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[78] Those of the nobility who were still with Pompeius, seeing him always under the influence of his freedmen, bribed some of them, either for their own purposes or to gratify Octavius, to incite their master against Menodorus, who was still governing Corsica and Sardinia.1 The freedmen did this gladly, because they were envious of the power of Menodorus. In this way Pompeius was brought to an estrangement with Menodorus. About the same time Philadelphus, a freedman of Octavius, made a voyage to Menodorus to procure corn, and Micylio, the closest friend of Menodorus, visited Octavius to arrange for the desertion of Menodorus. The latter promised to hand over to him Sardinia, Corsica, three legions of soldiers, and a large number of light-armed troops. Whether this was the work of Philadelphus, or was a consequence of the calumnies against Menodorus, which Pompeius had listened to, Octavius accepted the offer, not immediately, but soon, since he considered the peace broken in fact. He invited Antony to come from Athens and meet him at Brundusium on an appointed day, in order to take counsel with him about the war. At the same time he brought war-ships from Ravenna and an army from Gaul, and the remainder of his apparatus, rapidly to Brundusium and Puteoli, intending to sail from both sides of Italy to Sicily if Antony should agree in opinion with him.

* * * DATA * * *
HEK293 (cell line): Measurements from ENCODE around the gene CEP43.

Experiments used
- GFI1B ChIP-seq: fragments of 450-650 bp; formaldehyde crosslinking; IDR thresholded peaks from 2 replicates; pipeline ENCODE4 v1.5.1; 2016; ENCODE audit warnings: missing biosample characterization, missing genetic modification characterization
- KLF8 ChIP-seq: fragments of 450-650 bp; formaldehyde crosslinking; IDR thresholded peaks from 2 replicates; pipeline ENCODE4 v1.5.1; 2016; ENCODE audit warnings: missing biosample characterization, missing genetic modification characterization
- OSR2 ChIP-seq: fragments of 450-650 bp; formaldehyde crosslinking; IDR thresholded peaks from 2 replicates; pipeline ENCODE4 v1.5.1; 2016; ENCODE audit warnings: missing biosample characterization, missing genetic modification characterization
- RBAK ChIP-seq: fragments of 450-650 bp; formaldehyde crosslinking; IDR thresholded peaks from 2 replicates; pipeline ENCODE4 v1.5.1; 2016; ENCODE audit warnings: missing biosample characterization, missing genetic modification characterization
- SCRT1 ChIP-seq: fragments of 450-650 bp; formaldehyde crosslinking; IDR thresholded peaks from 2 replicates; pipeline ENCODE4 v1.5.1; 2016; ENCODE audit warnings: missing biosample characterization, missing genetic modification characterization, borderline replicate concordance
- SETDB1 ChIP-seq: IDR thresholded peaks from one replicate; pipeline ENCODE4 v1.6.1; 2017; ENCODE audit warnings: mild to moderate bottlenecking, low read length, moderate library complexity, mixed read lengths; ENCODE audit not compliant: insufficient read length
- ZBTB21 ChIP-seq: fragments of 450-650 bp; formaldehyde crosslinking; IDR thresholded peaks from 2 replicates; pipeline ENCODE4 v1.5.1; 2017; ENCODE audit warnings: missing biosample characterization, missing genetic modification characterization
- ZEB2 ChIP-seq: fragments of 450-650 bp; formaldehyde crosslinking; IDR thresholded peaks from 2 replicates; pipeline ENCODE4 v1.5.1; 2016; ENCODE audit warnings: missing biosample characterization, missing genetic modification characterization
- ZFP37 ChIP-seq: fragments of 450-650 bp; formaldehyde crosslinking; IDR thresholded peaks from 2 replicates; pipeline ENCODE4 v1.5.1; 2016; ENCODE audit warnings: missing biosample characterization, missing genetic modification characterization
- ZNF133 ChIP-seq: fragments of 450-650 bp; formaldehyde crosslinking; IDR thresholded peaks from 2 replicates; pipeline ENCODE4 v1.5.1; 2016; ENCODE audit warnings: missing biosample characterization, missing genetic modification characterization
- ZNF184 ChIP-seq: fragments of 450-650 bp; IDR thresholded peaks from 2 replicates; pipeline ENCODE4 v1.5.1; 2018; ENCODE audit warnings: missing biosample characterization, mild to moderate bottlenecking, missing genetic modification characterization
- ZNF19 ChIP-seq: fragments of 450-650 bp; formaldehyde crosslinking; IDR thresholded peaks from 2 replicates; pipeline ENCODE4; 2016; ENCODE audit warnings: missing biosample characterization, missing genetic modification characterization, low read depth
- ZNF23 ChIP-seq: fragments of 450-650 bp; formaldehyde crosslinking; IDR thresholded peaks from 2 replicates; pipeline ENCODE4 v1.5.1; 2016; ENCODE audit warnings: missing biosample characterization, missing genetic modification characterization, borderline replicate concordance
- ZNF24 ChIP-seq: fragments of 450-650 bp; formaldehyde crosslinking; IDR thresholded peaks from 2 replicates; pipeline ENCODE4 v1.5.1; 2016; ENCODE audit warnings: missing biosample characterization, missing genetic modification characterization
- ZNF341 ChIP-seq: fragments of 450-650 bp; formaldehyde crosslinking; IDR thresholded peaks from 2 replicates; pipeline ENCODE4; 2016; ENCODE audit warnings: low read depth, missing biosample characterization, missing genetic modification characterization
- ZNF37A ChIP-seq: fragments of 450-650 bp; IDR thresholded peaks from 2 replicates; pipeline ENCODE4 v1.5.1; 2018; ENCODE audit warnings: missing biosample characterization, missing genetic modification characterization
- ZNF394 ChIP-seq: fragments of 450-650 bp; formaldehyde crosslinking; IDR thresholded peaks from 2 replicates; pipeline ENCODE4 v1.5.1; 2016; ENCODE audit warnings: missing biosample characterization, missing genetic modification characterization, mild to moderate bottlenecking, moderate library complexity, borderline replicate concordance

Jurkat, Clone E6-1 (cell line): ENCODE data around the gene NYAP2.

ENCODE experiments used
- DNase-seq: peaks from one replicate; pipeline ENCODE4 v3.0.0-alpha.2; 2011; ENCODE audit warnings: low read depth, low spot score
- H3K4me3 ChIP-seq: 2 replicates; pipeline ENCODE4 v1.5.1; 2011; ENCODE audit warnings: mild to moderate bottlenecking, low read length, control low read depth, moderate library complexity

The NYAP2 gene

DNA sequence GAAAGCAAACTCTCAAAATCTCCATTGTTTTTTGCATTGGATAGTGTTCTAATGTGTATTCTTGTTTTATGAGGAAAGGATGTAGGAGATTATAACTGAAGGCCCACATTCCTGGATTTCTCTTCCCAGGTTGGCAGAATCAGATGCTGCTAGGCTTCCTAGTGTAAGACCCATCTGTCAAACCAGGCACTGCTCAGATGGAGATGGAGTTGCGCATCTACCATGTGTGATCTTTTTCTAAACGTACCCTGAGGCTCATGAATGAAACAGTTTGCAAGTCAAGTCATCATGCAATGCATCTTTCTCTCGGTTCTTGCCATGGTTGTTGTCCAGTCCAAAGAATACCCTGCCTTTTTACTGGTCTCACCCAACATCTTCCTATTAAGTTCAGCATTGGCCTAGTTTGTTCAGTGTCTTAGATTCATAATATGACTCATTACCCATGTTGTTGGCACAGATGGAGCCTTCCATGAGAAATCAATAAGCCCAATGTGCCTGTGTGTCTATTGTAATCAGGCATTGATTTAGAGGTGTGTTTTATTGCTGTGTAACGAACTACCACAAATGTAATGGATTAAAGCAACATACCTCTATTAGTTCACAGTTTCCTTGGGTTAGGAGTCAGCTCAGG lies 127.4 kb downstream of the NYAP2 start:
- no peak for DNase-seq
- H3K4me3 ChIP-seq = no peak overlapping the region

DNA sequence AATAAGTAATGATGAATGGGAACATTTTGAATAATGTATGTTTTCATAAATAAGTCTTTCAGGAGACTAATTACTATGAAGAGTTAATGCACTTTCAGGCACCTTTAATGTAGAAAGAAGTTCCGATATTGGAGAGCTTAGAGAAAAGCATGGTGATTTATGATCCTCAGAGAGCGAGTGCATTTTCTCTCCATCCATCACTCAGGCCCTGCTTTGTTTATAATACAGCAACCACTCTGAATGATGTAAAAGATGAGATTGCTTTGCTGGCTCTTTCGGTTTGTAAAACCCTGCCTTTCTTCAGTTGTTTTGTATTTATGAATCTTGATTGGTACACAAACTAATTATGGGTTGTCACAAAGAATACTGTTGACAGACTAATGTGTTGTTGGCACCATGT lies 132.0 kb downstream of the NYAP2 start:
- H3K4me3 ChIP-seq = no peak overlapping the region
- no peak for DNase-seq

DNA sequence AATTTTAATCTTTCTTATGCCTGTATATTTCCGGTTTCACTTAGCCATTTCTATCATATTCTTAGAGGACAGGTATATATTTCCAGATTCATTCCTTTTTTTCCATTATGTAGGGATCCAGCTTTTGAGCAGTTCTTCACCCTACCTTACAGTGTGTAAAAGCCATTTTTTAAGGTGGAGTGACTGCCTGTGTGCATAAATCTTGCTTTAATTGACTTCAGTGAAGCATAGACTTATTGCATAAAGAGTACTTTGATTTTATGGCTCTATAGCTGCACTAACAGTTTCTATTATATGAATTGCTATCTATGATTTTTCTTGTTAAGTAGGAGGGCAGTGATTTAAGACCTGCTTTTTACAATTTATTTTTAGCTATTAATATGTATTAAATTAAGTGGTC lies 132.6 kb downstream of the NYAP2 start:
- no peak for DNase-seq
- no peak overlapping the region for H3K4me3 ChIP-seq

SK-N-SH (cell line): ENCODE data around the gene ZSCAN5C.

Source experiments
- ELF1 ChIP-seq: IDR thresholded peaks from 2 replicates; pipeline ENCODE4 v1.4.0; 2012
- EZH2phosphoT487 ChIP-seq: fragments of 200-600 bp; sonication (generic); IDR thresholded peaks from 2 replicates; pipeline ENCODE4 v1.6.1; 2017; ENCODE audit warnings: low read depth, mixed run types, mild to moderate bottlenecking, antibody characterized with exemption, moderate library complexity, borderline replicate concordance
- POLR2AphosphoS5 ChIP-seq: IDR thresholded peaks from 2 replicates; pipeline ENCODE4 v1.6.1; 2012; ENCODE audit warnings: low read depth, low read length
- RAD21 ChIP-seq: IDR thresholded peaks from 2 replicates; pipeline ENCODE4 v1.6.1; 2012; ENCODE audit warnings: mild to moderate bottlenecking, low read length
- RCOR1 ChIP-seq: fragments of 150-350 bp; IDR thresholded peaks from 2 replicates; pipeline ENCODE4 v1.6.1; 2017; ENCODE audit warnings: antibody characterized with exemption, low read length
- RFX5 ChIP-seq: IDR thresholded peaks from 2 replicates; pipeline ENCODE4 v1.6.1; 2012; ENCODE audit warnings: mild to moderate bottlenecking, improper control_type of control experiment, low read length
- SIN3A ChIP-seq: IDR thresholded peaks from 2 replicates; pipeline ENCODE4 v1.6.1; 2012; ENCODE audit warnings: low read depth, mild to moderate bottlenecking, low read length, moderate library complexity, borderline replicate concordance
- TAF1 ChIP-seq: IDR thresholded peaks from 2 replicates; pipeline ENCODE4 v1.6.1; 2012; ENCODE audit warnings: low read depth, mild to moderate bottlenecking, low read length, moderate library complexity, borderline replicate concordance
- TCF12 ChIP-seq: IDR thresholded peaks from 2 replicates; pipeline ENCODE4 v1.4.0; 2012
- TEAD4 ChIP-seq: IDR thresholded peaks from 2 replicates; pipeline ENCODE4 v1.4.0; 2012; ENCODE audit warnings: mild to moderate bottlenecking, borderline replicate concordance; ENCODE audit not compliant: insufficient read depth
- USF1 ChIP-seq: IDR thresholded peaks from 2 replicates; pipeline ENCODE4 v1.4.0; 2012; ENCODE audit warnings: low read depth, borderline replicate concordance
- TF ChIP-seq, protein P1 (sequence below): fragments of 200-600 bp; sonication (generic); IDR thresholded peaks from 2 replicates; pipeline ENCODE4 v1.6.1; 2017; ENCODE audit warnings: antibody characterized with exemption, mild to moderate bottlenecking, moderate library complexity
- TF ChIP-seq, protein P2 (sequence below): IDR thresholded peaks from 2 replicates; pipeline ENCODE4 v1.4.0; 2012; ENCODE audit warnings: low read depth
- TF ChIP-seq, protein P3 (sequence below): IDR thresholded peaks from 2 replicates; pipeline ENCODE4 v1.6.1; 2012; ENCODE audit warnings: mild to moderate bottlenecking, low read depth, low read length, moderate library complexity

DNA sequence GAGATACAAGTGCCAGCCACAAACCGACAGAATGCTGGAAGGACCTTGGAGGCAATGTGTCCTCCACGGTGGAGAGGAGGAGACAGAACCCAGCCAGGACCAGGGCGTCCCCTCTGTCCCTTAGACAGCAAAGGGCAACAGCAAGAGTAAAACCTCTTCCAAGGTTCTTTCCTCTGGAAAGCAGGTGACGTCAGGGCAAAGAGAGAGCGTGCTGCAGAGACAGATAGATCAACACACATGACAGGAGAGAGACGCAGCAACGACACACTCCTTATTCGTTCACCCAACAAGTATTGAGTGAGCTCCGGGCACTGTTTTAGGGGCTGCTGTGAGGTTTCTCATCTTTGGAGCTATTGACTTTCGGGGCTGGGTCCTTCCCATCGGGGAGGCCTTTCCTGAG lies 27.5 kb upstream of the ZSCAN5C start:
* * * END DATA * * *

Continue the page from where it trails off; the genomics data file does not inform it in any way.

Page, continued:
1 ἐξοτρύνειν ἐπὶ Μηνοδώρῳ Κύρνου καὶ Σαρδοῦς ἔτι ἄρχοντι, τὸν δεσπότην. All the codices except one omit the words Κύρνου καὶ Σαρδοῦς, leaving the passage hopeless. Mendelssohn was so fortunate as to find the true reading in the Vatican MS.

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